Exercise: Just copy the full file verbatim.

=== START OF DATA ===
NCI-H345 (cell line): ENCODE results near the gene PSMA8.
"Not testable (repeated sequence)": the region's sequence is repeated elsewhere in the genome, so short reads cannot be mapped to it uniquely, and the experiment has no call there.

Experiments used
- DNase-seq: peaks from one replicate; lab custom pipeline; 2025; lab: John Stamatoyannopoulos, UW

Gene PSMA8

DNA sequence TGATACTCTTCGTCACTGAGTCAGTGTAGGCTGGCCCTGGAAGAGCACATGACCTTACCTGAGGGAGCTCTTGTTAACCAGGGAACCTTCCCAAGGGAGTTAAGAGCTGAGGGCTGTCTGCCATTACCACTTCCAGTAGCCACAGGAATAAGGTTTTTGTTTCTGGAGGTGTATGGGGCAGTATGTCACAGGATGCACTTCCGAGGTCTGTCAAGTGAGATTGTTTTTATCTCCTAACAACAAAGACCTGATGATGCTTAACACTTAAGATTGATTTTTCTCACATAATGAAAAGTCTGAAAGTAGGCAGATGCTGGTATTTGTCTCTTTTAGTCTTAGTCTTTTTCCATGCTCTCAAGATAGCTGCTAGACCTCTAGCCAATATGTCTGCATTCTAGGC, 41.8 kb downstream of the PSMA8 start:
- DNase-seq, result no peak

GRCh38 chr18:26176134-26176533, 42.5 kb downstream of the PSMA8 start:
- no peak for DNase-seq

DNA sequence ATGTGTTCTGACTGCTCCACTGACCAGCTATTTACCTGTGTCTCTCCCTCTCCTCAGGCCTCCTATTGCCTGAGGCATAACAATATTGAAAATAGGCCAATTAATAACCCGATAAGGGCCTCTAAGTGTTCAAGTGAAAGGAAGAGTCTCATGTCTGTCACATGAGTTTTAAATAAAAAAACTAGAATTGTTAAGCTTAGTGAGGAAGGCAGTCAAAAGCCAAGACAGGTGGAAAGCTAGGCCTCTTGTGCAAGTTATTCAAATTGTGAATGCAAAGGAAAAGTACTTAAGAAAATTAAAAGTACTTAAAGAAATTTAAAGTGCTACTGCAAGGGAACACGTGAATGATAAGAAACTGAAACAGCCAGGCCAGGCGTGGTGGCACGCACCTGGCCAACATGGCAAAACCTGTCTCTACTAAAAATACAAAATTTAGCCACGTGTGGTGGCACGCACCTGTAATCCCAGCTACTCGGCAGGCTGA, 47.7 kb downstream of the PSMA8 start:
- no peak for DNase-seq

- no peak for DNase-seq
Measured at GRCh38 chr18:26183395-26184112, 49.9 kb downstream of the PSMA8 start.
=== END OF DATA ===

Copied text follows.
NCI-H345 (cell line): ENCODE results near the gene PSMA8.
"Not testable (repeated sequence)": the region's sequence is repeated elsewhere in the genome, so short reads cannot be mapped to it uniquely, and the experiment has no call there.

Experiments used
- DNase-seq: peaks from one replicate; lab custom pipeline; 2025; lab: John Stamatoyannopoulos, UW

Gene PSMA8

DNA sequence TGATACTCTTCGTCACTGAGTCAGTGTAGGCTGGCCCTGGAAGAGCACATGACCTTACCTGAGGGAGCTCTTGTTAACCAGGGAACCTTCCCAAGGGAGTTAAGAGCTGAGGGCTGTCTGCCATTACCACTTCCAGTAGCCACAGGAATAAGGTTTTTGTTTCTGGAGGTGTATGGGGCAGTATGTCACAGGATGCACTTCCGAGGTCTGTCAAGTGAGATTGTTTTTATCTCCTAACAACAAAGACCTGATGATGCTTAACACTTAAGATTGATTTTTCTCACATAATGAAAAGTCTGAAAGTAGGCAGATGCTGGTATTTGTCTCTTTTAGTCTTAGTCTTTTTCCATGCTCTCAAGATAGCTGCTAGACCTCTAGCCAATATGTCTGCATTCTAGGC, 41.8 kb downstream of the PSMA8 start:
- DNase-seq, result no peak

GRCh38 chr18:26176134-26176533, 42.5 kb downstream of the PSMA8 start:
- no peak for DNase-seq

DNA sequence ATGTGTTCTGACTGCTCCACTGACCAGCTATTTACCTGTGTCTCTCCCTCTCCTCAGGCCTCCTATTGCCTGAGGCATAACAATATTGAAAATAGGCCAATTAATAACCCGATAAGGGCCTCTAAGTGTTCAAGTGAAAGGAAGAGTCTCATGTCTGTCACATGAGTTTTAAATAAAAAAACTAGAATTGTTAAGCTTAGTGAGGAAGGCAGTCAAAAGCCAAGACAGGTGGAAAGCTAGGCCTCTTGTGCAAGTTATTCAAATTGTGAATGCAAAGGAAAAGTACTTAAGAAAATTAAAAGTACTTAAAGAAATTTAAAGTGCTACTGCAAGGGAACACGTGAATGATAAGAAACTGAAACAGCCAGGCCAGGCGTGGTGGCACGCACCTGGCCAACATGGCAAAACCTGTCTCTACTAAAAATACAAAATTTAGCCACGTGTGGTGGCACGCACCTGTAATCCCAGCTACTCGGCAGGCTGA, 47.7 kb downstream of the PSMA8 start:
- no peak for DNase-seq

- no peak for DNase-seq
Measured at GRCh38 chr18:26183395-26184112, 49.9 kb downstream of the PSMA8 start.